Tuesday, March 06, 2007

Living in Denmark

The builder knocked at the door to see if we were coming up to the cottage today. That is never a good sign. It is the financial equivalent of a policeman walking slowly up your garden path in the middle of the day, shaking his head. It is not going to be good news, is it? You do not look through your slightly grubby net curtains and think: "Oh good, there's a panda car parked outside and a grim-faced bobby heading my way." My very nice builder nodded at me. "We've found dry rot," he said it quickly as if it would hurt less that way. Little hanging things are dangling under the floorboards. Apparently there was a give-away smell of apples when he broke through the floor. When we went up to inspect ourselves, I knelt down and edged close to the gaping black hole. I sniffed; to me it smelled like dirt and several thousand pounds.

The other slight glitch in our plans is the four inch difference in height he also discovered between the two cottages. On the "up" side, this might not be a problem if you had one leg shorter than the other. They were supposed to knock down a wall between the two cottages and make one big kitchen. They knocked down the wall, all but two bricks of it, to discover one house has effectively been built on its own platform. We now have to chose between a smaller kitchen and a step up, into a dining area - effectively two rooms - or swamping the entire downstairs in concrete, as you would if you were planning a Victorian extravaganza on ice. Oh, and the grain shute they found in the arches which made me think "Golly, I have a grain shute. That is what you call an original feature. We'll keep that." Gone, rotten to the core.

25 comments:

sunshine said...

You are going to LOVE your house. It'll be like being pregnant -- all the discomforts, glitches, thinking you are NEVER going to get to give birth -- But you will, you will revel in the new surroundings you have designed, gaze on it like a perfect newborn; a newborn you and TW have created from within yourselves!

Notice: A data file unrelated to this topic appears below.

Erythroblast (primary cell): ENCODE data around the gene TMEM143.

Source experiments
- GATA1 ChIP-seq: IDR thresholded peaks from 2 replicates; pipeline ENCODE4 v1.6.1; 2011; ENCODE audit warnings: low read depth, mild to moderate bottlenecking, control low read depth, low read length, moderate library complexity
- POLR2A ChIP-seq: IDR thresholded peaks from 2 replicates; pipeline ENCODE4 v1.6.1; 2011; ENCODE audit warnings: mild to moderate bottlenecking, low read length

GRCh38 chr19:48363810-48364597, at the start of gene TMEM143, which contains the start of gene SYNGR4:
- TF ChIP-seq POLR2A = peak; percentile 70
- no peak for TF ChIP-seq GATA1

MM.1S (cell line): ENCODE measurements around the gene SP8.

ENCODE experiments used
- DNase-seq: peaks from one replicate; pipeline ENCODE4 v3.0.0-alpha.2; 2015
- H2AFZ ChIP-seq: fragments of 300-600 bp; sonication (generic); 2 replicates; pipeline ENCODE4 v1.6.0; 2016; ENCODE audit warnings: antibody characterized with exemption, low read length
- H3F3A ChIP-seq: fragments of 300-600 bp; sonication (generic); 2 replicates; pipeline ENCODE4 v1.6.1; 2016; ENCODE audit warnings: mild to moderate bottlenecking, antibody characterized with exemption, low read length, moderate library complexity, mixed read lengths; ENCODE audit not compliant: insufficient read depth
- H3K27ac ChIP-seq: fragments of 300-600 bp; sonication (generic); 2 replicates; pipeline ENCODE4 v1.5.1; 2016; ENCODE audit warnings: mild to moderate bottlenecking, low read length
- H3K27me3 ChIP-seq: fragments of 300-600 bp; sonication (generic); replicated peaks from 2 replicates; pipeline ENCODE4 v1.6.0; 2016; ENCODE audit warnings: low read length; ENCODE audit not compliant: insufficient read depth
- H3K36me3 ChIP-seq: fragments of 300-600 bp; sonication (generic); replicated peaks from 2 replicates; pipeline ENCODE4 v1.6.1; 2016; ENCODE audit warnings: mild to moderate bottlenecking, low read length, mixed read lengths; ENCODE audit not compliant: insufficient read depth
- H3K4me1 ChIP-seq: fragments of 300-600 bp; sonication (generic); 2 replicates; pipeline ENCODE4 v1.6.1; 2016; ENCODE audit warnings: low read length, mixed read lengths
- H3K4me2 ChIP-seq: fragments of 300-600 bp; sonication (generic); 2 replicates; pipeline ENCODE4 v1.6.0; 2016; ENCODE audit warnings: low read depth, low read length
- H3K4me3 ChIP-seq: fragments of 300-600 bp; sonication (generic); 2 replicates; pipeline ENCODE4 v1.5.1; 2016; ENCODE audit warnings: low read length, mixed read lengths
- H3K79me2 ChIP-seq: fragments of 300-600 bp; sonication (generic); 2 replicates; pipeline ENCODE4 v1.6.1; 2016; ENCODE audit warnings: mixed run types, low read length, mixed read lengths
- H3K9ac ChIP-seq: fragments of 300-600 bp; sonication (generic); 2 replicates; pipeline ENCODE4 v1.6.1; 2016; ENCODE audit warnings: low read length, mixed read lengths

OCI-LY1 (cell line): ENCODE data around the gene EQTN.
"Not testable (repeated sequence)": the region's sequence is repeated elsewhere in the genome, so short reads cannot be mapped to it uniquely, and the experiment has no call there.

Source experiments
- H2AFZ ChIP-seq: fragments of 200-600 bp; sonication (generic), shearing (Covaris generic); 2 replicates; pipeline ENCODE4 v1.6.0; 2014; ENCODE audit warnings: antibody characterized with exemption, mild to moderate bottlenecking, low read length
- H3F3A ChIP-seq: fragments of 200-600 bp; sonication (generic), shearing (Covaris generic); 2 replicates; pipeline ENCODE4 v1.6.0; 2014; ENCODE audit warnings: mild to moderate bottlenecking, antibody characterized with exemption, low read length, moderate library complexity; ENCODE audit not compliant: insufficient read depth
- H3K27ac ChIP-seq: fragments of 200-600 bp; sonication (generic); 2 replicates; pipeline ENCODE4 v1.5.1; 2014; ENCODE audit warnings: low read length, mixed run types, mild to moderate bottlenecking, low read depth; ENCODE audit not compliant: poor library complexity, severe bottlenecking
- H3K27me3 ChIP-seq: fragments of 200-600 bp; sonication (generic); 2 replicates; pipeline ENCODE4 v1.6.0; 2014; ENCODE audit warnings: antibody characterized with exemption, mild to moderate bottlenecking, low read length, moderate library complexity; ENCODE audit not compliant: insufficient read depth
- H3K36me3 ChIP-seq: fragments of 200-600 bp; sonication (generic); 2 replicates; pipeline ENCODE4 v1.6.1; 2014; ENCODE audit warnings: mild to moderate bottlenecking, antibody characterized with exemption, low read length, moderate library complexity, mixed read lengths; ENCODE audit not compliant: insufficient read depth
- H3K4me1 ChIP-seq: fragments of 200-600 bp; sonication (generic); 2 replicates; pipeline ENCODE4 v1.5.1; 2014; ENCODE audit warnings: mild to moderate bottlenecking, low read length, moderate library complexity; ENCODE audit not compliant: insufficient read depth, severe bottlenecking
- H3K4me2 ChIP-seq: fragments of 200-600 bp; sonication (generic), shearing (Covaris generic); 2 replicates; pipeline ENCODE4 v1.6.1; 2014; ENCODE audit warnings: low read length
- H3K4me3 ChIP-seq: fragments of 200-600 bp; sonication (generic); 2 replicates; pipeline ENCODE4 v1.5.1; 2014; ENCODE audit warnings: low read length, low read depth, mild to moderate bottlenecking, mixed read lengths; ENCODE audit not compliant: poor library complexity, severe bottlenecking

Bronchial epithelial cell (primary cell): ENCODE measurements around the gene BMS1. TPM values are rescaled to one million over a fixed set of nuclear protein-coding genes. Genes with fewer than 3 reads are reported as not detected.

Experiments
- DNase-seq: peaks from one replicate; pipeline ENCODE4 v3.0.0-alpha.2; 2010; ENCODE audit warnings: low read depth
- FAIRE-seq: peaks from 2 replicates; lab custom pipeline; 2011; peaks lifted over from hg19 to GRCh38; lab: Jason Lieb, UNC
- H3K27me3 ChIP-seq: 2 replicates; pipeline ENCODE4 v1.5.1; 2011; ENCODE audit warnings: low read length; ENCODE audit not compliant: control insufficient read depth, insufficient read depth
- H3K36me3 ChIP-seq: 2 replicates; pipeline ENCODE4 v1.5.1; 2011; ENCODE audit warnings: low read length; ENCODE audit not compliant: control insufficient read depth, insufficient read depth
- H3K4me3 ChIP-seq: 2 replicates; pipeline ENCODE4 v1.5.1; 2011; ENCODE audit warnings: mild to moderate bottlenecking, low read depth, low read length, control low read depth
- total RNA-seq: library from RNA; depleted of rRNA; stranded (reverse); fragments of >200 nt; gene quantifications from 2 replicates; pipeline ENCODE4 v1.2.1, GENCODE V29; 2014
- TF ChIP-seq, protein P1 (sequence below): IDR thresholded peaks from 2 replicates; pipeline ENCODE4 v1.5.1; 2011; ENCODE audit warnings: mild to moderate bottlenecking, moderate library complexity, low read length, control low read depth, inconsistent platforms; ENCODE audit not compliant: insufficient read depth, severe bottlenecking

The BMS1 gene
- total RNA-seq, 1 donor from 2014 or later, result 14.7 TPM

kinglear said...

I hate to say that I would be astonished if you hadn't reckoned on some rot.But the good news is, but the time you rip all the rot away, the treatment is not too eyewateringly expensive.
Keep the step up - nelive me, it will be cheaper and also more interesting

Anonymous said...

builders love this sort of stuff, as they can 'load up' their profit margin onto this sort of scope creep.

Also, they have discovered it by taking your building apart, which means that they have you over a barrel.

In aviation they talk about the terms V1 and V2. V1 is the fastest speed at which it is still possible to slam on the anchors, abandon the take off and come to a halt on the tarmac.

V2 is the speed at which you are able to get into flight. It is usually higher than V1, so you need to get to it as quickly as possible rather than be stuck in the no-mans land between the two.

Unfortunately you are passing the V1 point at which you could junk this project and go for a less complex. Just be bloody sure to get to the V2 point where you have the time and momentum to get this baby flying.

Luckily 'kinglear' is a property developer of wit and wisdom and he often drops by these parts with a little canny scottish advice.

Anonymous said...

Perhaps you could ask Rilly Super for some advice ?

Anonymous said...

There is a reason those 'Grand Designs' programmes with that nice Mr McCloud are so popular - it is called 'schadenfreude'...

Anonymous said...

Nothing ventured, nothing gained...

Fortune favours the brave...

Anonymous said...

...and it sounds like it will cost you a fortune.



Never mind, easy come, easy go..

aims said...

Dear WITN - We have been renovating our house for 12 years now. It was an old barn converted into a house in the early 1920's. We live in Alberta Canada where the weather often drops to -30c during the winter - sometimes colder...and there was not one bit of insulation in the place when I bought it. However - unlike you - my husband and I decided to do this all by ourselves - actually - we couldn't afford to hire contractors. Needless to say - I have learned to do many things that alot of men don't even know. One thing I've really learned - is that old buildings have more surprises than anyone can imagine and 'always' cost more. We are still at it - I can drywall like a professional now after ripping out every single wall to insulate then rebuild. However - the surprises have become great stories to tell when showing people around. I've always been grateful that we only have 2 fairly well behaved cats who haven't learned the english language.....now today I am grateful that our old barn doesn't have dry rot...thank you!